With the ongoing debate within the United Methodist Church (UMC) over its problematic “Position on Homosexuality“, and the recent news that an anti-equality marriage amendment will be on the ballot in Minnesota in 2012, Rev. Bruce Robbins decided to speak out.
Robbins is pastor of Hennepin Avenue United Methodist Church in Minneapolis. Hennepin belongs to the Reconciling Ministries Network, “a growing movement of United Methodist individuals, congregations, campus ministries, and other groups” working for the full participation of lesbian, gay, bisexual and transgender (LGBT) people in the United Methodist Church.
This past weekend, at an afternoon clergy meeting during the Annual Conference of the Minnesota UMC, Rev. Robbins invited fellow clergy to sign the Equality for All in Christian Marriage Statement. According to the UMC news service, “about a dozen clergy members” initially signed, but “by 9:30 p.m., the total signers had increased to about 40. As of June 3, the number had reached 70.” There are 365 UMC churches in Minnesota.
Equality for All in Christian Marriage
Minnesota Annual Conference 2011
We joyfully affirm that we will offer the grace of the Church’s blessing to any prepared couple desiring Christian marriage. We are convinced by the witness of others and are compelled by Spirit and conscience to act. We thank the many United Methodists who have already called for full equality and inclusion of lesbian, gay, bisexual, and transgender people in the life of the Church.
We repent that it has taken us so long to act. We realize that our church’s discriminatory policies tarnish the witness of the Church to the world, and we are complicit. We value our covenant relationships and ask everyone to hold the divided community of the United Methodist Church in prayer.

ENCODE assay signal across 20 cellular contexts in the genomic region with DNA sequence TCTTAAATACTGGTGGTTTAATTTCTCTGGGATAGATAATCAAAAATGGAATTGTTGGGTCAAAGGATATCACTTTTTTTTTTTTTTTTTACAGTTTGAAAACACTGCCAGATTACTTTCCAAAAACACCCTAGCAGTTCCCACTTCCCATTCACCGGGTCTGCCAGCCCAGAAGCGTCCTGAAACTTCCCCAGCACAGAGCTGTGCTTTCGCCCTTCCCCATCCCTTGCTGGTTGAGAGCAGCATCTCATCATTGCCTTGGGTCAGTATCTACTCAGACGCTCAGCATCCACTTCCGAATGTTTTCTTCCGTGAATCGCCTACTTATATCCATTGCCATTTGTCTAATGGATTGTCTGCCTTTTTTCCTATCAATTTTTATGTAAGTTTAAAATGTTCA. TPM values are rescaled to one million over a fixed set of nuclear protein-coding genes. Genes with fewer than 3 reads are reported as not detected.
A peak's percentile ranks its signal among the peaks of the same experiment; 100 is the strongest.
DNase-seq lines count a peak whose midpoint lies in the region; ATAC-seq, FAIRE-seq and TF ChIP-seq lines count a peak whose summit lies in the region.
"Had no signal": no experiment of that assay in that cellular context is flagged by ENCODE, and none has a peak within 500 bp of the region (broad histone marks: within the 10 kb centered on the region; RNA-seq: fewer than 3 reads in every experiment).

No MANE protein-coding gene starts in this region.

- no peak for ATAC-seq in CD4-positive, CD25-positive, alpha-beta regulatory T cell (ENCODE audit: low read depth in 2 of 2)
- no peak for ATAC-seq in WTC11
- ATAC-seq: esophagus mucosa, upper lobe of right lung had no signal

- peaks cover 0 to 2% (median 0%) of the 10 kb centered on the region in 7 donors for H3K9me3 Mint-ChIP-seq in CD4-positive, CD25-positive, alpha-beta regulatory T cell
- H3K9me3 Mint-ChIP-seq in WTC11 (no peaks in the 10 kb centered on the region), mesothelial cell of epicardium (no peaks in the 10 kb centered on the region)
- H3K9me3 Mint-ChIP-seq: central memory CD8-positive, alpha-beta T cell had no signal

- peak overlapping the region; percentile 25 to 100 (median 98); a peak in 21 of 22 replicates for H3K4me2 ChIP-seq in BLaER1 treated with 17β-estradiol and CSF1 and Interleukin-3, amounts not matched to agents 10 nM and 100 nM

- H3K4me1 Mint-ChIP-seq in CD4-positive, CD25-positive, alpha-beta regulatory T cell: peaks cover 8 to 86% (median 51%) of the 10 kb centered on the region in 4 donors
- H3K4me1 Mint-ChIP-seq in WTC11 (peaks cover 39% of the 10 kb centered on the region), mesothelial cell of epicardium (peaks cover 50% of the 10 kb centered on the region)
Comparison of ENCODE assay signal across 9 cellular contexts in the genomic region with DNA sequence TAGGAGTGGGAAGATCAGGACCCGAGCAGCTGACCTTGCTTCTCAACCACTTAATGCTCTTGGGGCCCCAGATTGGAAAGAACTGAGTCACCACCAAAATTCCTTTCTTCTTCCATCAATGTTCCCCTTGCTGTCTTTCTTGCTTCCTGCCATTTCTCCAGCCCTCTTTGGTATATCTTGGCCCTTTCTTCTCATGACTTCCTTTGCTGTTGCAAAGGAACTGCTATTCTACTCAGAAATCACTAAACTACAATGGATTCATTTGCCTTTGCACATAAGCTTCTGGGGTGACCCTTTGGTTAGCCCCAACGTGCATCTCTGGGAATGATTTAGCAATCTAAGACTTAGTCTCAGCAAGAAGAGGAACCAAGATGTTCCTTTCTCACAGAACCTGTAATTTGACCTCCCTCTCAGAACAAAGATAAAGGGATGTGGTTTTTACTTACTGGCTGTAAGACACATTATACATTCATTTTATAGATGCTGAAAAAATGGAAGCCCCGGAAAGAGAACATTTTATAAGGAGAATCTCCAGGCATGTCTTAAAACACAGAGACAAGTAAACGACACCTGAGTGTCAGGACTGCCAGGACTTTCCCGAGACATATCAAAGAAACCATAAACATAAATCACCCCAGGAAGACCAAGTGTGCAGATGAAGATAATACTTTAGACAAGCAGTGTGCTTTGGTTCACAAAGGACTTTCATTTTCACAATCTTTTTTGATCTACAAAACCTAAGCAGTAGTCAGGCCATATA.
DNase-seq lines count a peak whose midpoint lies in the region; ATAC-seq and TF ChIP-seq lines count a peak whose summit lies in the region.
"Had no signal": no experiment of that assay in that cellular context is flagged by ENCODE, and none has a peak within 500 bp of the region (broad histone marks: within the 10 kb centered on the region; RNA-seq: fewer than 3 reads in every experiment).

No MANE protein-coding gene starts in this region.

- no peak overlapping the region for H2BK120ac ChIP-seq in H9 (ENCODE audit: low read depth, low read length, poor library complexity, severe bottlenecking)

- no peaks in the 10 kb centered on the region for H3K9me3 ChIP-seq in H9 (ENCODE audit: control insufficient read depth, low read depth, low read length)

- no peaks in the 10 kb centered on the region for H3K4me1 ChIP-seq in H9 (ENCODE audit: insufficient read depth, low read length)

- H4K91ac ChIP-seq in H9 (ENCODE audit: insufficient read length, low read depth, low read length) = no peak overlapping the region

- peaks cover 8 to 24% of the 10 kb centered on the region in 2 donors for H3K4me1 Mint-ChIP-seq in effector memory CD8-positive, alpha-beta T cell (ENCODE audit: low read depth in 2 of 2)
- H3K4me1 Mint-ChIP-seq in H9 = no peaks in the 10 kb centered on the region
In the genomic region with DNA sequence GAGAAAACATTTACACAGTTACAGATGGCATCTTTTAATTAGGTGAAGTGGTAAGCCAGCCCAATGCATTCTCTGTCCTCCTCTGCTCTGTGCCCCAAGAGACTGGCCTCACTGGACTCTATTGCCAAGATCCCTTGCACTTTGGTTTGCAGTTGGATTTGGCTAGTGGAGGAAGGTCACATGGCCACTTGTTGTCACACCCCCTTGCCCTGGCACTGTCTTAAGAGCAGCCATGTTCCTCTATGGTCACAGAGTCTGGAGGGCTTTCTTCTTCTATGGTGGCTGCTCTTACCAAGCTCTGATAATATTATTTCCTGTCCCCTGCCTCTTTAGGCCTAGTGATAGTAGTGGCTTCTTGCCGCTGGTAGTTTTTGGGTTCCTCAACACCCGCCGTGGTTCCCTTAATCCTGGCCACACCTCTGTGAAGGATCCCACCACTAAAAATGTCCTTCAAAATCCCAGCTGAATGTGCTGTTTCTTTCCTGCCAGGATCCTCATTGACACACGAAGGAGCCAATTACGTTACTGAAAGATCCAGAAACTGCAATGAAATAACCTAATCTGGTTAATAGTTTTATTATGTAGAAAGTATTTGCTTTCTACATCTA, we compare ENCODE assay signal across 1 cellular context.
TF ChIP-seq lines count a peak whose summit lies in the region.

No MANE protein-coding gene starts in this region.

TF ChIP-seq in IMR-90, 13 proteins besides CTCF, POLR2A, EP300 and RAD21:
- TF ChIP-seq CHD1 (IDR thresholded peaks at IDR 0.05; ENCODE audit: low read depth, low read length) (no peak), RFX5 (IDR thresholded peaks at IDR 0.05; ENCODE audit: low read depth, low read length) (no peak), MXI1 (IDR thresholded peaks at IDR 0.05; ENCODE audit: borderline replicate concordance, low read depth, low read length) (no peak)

Any United Methodist person in Minnesota Conference who conducts Christian marriages is welcomed to sign.
I have chosen to sign the Equality for All in Christian Marriage Statement and I belong to the Minnesota Annual Conference.
The Statement doesn’t address the secular question presented by the 2012 ballot measure of whether same-sex couples should be constitutionally barred from getting a civil marriage license. What the Statement does do is protest the UMC’s church law which states that “Ceremonies that celebrate homosexual unions shall not be conducted by our ministers and shall not be conducted in our churches.” As Rev. Dr. Melvin Woodworth said regarding his congregation’s recent endorsement of a similar statement,
I can’t in good conscience perpetuate an injustice. I can’t get around the injustice of the state law – I don’t have power over that. But I can get around the injustice of the church law, and I’m doing that.
While the focus of this act of loving disobedience is church law not civil law, this action will undoubtedly spark discussion about the anti-equality ballot measure in each of Minnesota’s 365 United Methodist congregations. That can only benefit those supporting civil marriage equality, especially since the conversation is starting now, 18 months before the 2012 elections when voters are open to persuasion.
Within the UMC context, the protest represented by the Equality for All in Christian Marriage Statement is significant because clergy who break church law can be be removed from the pulpit. But the signatories to this Statement do not stand alone within their denomination. In the past few years, 68 Methodist pastors in California and Methodist congregations in District of Columbia and Washington state have very publicly signed similar statements. With other mainline Protestant denominations like the United Church of Christ, the Episcopal Church and the Evangelical Lutheran Church in America fully embracing the LGBT people in their congregations, it seems only a matter of time before the UMC will follow suit. The next opportunity for denomination-wide change will come during the UMC’s 2012 General Conference next spring.